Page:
Tunisia: the role of international law and standards in proceedings before the Specialized Criminal Chambers

Today, the ICJ released Practical Guide 1 on the adjudication of crimes under Tunisian and international law, the first guide in a four-part series on accountability for crimes under international law and the Tunisian Specialized Criminal Chambers (SCC).

Practical Guide 1 addresses the application of Tunisian law governing the penalization of crimes and modes of liability, in relation to international law and standards.

The SCC were established in 2014 to adjudicate cases involving alleged “gross human rights violations” between 1955 and 2013 referred by the Truth and Dignity Commission.

“Tunisia has obligations under international law to ensure justice for victims and combat impunity for the egregious human rights violations that were committed in the past,” said Saïd Benarbia, ICJ MENA Programme Director.

“International law is directly relevant to the work of the SCC, particularly since the gross human rights violations over which the SCC have jurisdiction are either not defined in domestic law or are defined inconsistently with the definitions under international law binding Tunisia,” he added.

The Practical Guide sets out relevant international law and correlates it to related provisions of Tunisian law.

The Guide examines the principles of legality and non-retroactivity under international law and their application in the domestic system, and conducts an analysis of the definition of crimes under domestic law vis-à-vis international law for arbitrary deprivations of life, arbitrary deprivations of liberty, torture and other ill-treatment, enforced disappearance, rape and sexual assault and crimes against humanity.

Although the transitional justice framework governing the SCC gives judges some tools to remedy the gaps and inconsistencies in domestic law, legislative reform is needed to ensure Tunisia is in compliance with its obligation to penalize crimes under international law and investigate, prosecute and remedy them whenever they are committed, whether pre- or post-2011.

“Tunisian legislators gave the SCC the mandate to adjudicate gross human rights violations but haven’t remedied all the gaps and inconsistencies in the domestic law the SCC were tasked with applying,” said Valentina Cadelo, ICJ MENA Programme Associate Legal Adviser.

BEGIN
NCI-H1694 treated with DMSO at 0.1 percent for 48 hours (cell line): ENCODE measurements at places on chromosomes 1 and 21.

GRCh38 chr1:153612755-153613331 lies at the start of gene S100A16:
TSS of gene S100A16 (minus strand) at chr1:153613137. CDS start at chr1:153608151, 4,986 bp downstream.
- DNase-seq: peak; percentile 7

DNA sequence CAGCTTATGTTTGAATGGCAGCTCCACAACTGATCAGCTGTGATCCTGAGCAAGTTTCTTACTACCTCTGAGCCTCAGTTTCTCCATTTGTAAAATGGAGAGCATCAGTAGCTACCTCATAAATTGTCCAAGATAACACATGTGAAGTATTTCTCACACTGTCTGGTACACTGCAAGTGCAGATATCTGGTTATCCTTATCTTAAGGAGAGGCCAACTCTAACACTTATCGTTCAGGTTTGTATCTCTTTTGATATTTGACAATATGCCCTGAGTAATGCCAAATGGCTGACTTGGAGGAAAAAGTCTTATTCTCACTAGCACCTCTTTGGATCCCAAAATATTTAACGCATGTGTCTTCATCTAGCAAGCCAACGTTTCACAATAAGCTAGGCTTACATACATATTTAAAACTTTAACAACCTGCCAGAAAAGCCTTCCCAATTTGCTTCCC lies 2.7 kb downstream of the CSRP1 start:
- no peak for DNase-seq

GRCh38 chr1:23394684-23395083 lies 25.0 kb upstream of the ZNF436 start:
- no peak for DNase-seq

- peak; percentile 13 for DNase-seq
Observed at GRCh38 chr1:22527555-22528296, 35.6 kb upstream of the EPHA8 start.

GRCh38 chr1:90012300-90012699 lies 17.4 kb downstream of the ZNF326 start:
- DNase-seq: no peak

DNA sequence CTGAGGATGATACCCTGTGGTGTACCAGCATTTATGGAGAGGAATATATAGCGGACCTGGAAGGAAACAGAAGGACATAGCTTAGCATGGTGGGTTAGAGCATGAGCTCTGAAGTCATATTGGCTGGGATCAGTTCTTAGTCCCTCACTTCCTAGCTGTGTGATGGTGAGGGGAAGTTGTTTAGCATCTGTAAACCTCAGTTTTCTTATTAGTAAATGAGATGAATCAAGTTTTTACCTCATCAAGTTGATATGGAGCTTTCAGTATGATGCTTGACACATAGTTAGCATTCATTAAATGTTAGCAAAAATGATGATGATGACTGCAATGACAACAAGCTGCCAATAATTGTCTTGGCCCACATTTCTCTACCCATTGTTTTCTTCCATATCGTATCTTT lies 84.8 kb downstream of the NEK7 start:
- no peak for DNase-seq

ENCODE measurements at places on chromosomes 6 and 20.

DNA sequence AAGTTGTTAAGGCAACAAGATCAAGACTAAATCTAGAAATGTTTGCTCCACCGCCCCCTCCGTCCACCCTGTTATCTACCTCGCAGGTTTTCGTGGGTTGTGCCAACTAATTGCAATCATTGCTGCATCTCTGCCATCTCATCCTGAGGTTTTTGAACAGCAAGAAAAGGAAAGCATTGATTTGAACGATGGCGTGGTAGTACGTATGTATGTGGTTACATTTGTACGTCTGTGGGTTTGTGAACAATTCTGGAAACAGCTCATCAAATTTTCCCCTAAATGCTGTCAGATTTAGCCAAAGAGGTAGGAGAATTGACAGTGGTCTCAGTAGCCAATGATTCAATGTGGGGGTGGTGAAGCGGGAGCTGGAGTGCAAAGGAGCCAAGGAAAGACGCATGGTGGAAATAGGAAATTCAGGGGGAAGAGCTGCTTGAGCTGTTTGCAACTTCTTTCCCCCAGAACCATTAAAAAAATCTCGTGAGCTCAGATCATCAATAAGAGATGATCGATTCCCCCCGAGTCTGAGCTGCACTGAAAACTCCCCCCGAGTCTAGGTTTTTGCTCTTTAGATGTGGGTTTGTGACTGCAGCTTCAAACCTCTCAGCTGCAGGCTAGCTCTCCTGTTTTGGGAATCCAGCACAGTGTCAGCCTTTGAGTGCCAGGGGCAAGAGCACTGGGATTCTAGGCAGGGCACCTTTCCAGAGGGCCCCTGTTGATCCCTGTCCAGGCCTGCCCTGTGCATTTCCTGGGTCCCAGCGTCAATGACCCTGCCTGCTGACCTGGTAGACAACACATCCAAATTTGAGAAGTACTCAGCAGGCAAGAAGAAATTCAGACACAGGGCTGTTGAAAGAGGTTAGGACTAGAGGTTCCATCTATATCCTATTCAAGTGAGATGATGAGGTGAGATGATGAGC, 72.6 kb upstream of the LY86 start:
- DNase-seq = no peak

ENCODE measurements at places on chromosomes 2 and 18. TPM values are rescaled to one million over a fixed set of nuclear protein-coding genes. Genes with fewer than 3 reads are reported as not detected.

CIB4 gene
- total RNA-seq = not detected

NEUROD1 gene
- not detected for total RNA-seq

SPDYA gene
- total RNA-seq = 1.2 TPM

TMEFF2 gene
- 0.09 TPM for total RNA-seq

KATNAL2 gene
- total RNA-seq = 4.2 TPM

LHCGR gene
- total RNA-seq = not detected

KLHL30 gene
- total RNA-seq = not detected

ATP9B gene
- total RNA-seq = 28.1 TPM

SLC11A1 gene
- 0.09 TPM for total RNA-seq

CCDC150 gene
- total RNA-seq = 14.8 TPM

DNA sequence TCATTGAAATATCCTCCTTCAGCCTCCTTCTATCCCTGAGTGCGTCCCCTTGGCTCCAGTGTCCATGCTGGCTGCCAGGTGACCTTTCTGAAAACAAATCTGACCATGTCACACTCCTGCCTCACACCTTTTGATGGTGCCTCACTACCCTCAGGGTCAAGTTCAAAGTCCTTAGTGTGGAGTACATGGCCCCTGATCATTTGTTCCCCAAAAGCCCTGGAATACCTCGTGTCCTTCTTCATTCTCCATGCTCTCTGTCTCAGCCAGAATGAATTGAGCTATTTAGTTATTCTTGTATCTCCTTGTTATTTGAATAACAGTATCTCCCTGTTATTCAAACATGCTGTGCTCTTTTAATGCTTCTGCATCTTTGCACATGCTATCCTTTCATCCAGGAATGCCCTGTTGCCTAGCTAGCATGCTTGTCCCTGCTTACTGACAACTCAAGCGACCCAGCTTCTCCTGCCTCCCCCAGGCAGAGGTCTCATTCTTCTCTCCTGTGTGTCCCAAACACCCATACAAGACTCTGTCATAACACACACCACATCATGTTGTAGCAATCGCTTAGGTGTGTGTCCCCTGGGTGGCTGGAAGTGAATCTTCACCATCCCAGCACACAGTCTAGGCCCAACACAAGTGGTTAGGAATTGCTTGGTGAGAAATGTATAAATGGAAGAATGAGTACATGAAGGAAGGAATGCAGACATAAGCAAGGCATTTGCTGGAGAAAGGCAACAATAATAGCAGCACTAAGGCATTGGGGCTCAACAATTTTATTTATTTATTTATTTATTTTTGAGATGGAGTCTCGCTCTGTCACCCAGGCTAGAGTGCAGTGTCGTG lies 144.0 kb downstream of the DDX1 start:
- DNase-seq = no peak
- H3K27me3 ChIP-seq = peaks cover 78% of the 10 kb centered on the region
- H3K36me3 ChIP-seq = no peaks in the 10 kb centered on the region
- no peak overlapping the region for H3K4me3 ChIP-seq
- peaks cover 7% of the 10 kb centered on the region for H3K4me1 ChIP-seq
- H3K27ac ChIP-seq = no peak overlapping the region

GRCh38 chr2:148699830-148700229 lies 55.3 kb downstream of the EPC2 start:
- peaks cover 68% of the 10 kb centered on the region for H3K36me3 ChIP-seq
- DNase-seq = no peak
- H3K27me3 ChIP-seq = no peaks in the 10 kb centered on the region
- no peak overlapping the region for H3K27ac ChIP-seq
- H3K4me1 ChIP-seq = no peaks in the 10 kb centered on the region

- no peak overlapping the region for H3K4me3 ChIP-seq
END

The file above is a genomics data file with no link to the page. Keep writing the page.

“Tunisian authorities must now take steps to reform the law to guarantee that all perpetrators of gross human rights violations can be held criminally responsible in any Tunisian court,” she added.

Practical Guide 1 aims to:

  • Explain international law relevant to the SCC, including the application of the principles of legality and non-retroactivity, statutory limitations and crimes under international law, to guarantee justice for victims of gross human rights violations and hold perpetrators accountable, while meeting international fair trial standards.
  • Correlate domestic definitions of crimes with the definitions of crimes under international law applicable at the time the alleged conduct occurred.
  • Describe the requirement that penalties applied upon conviction be based in law and correspond to the gravity of the crimes.


Saïd Benarbia, Director of the ICJ Middle East and North Africa Programme, t: +41.22.979.3817, e: said.benarbia(a)icj.org

Valentina Cadelo, ICJ Associate Legal Adviser, t: +21671962287, e: valentina.cadelo(a)icj.org , twitter: @ValentinaCadelo


Tunisia-Accountability series-Publications-Reports-Thematic reports-2019-ENG (full report in English, PDF)

Tunisia-Accountability series-News-2019-ARA (full story in Arabic, PDF)

Tunisia-Accountability series-Publications-Reports-Thematic reports-2019-ARA (full report in Arabic, PDF)



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